The Next Plague? Covid-19 And Now A Historic Global Attack By Locusts

The Next Plague? Covid-19 And Now A Historic Global Attack By Locusts

Coronavirus and a historic swarm of locusts draw comparisons to plagues of biblical proportions or the possibility of retribution from Mother Nature. A worker wears a face mask to spray disinfectant as a precaution against the coronavirus in Seoul, South Korea, Feb. 27, 2020. (AP Photo/Ahn Young-joon). Swarms of desert locusts fly up into the air from crops in Katitika village, Kitui county, Kenya, Jan. 24, 2020. (AP Photo/Ben Curtis)

The recent coronavirus outbreak and a historic swarm of locusts are drawing comparisons to plagues of biblical proportions — or the possibility of retribution from Mother Nature.

Desert locusts have been decimating crops in different regions of the world including an already vulnerable region of East Africa, putting an estimated 20.2 million people at risk for acute food insecurity.

Now China, already reeling from the coronavirus outbreak, could face a desert locust invasion, the government warned on Monday. Local Chinese authorities have been ordered to prepare for the possible arrival of the hungry insects from neighboring Pakistan and India.

A “wet market” in Wuhan, China, is blamed as the probable source of the coronavirus outbreak that’s spreading around the globe like wildfire. The coronavirus has killed more than 3,000 people, the vast majority in mainland China. There are now more than 88,000 cases globally, and infections on every continent except Antarctica.

Patients who got sick from coronavirus Covid-19 at the end of December all had connections to the Huanan Seafood Market in Wuhan. Stalls there sell live fish, exotic wild animals such as wolf pups and koala bears, and meat from wild animals. Researchers believe the new virus probably mutated from a coronavirus common in animals and jumped to humans in the Wuhan bazaar, NPR reported.

China banned live animal sales in Wuhan after the food market selling civet cats, otters and other wild animals was linked to the outbreak. These types of markets selling wild animals for food are popular around China. Such markets exist in Guangzhou, Guangdong Province, and Shandong Province, Business Insider reported.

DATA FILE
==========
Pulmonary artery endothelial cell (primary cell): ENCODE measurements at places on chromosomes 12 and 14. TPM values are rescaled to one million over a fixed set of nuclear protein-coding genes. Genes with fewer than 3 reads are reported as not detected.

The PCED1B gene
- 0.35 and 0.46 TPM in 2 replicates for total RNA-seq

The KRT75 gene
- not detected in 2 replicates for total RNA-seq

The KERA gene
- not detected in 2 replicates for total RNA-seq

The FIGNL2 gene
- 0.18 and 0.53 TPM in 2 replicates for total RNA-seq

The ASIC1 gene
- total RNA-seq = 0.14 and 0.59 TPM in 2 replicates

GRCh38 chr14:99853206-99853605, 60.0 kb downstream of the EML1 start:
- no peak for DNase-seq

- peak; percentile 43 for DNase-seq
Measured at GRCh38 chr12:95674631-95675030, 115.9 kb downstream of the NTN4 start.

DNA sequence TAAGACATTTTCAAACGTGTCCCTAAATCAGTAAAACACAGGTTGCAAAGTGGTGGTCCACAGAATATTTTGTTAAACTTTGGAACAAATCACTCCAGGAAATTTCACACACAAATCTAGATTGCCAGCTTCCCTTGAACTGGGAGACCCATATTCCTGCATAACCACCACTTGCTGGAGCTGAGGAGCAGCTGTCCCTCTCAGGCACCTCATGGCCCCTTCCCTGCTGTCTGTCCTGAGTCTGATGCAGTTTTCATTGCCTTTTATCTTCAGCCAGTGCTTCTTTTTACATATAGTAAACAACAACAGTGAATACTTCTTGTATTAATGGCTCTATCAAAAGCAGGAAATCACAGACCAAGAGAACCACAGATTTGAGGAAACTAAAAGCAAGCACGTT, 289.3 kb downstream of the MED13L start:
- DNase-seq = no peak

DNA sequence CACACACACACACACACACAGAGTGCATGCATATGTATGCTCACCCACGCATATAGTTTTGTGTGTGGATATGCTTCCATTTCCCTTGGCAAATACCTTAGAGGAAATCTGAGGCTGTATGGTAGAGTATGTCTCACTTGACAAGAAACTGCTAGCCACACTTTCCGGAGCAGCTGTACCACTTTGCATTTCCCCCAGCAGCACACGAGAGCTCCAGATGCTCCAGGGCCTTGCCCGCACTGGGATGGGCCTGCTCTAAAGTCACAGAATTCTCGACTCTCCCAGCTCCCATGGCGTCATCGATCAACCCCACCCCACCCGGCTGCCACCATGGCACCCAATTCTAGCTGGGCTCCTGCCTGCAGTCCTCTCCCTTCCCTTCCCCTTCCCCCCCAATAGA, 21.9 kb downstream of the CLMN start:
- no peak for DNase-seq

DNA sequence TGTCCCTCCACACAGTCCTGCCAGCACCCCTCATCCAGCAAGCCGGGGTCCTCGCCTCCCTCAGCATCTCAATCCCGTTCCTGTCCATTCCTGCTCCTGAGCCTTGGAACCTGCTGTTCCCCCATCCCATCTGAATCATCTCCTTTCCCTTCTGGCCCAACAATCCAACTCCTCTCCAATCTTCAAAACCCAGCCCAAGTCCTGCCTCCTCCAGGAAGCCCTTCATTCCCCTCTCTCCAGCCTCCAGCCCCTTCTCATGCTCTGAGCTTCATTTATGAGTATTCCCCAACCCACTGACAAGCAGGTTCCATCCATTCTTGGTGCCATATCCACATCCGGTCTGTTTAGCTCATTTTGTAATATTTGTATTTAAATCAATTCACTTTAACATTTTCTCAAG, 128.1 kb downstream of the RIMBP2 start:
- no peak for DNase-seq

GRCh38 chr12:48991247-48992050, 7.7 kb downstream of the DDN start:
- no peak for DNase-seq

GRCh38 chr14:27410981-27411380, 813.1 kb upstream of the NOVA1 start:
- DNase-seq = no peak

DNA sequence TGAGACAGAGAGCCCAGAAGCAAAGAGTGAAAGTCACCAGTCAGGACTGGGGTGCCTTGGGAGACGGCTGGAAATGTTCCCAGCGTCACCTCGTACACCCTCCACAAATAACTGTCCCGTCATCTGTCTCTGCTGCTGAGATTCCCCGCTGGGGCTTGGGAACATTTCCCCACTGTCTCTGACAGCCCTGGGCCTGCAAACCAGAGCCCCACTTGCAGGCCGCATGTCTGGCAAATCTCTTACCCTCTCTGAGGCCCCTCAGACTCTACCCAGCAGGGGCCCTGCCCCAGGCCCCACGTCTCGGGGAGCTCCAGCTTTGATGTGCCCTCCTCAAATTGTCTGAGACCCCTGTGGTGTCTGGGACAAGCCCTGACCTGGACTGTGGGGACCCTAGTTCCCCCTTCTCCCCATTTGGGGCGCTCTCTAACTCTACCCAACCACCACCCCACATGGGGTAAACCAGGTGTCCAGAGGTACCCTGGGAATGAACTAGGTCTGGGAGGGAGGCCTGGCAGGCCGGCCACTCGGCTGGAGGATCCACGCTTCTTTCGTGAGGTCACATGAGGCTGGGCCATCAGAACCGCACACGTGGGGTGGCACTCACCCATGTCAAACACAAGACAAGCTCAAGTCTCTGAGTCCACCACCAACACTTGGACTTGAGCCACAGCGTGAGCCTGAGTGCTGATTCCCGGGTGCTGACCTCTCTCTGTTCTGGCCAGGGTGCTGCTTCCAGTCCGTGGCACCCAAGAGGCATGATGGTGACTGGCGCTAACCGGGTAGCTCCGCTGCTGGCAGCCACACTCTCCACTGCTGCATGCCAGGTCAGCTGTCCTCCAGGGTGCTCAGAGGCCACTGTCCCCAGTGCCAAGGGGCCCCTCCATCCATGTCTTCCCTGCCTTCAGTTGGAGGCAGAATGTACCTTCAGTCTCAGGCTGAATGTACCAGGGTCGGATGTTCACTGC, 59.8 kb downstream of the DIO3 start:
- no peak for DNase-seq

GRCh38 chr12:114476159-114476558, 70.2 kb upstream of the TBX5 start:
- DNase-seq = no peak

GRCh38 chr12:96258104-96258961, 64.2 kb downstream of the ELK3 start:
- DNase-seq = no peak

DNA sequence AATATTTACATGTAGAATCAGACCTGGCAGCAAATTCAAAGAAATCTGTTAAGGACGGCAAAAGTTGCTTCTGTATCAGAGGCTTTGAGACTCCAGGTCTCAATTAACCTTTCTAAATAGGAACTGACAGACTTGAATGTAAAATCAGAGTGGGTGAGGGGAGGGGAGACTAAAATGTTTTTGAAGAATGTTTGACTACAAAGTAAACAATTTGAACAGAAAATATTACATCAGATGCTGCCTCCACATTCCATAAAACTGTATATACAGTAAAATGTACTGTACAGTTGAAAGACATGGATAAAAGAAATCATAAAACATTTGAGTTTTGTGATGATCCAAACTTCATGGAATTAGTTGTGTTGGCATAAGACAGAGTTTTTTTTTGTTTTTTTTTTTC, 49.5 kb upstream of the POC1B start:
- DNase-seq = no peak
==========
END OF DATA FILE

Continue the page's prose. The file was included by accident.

Locusts swarms appear in the Old Testament, especially in Exodus, where Moses asks God to send a plague to Egypt. A headline in the Jerusalem Post reads, “Bible coming to life?” Jews were enslaved in Egypt thousands of years ago, according to the Old Testament. To this day, Jews around the world remember on the Passover holiday the historic locust plague, one of 10 sent as punishment to Pharoah for failing to keep his promises to let the Jewish people go. The other 10 plagues were: water turning to blood, frogs, lice, flies, livestock pestilence, boils, hail, darkness and the killing of firstborn children.

Locusts are also mentioned in the Quran and the New Testament. In Revelation 9:3, aggressive swarms are described that sting like scorpions. 

Climate change may be to blame for the locusts, according to National Geographic. Climate change has tipped the scales in favor of circulation patterns that set the stage weather-related disasters. Rising sea surface temperatures have supercharged hurricanes that produce exceptionally wet weather globally. Desert locusts thrive after heavy rain triggers vegetation growth across their normally dry habitats in Africa and the Middle East.

“If we see this continued increase in the frequency of cyclones, I think we can assume there will be more locust outbreaks and upsurges,” said Keith Cressman, senior locust forecasting officer with the Food and Agriculture Organization.

A square mile of swarming locusts can eat as much food in a day as 90,000 people. In East Africa, the insects have been devouring maize, sorghum, cowpeas, and vegetation that cattle graze on, Daily Beast reported.

Some of the East African swarms migrated north to Egypt. Most swarms crossed the Red Sea and moved to Western Asia, devouring their way through Saudi Arabia, Yemen, Iran, Pakistan and India in early January and laying more eggs along the way. What makes this swarm unusual is that swarms typically dissipate by October when the winter months begin, Daily Beast reported. In February, they were still going strong.

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Chinese communities have been targeted by boycotts, threats, and even violent attacks over coronavirus, Quartz reported. Prejudice against Chinese communities is a global problem. In the U.S., some residents are avoiding restaurants in the Chinatowns of major cities. 

In Italy, hysteria and discrimination over coronavirus have been compared to the black death. In the mid-14th century, Europeans accused Jews of spreading plagues to try and kill all Christians in Europe.

The Italian government has quarantined 11 towns, closed schools, canceled football games, and told citizens to stay home. Frantic citizens have emptied grocery stores as they prepare for the worst.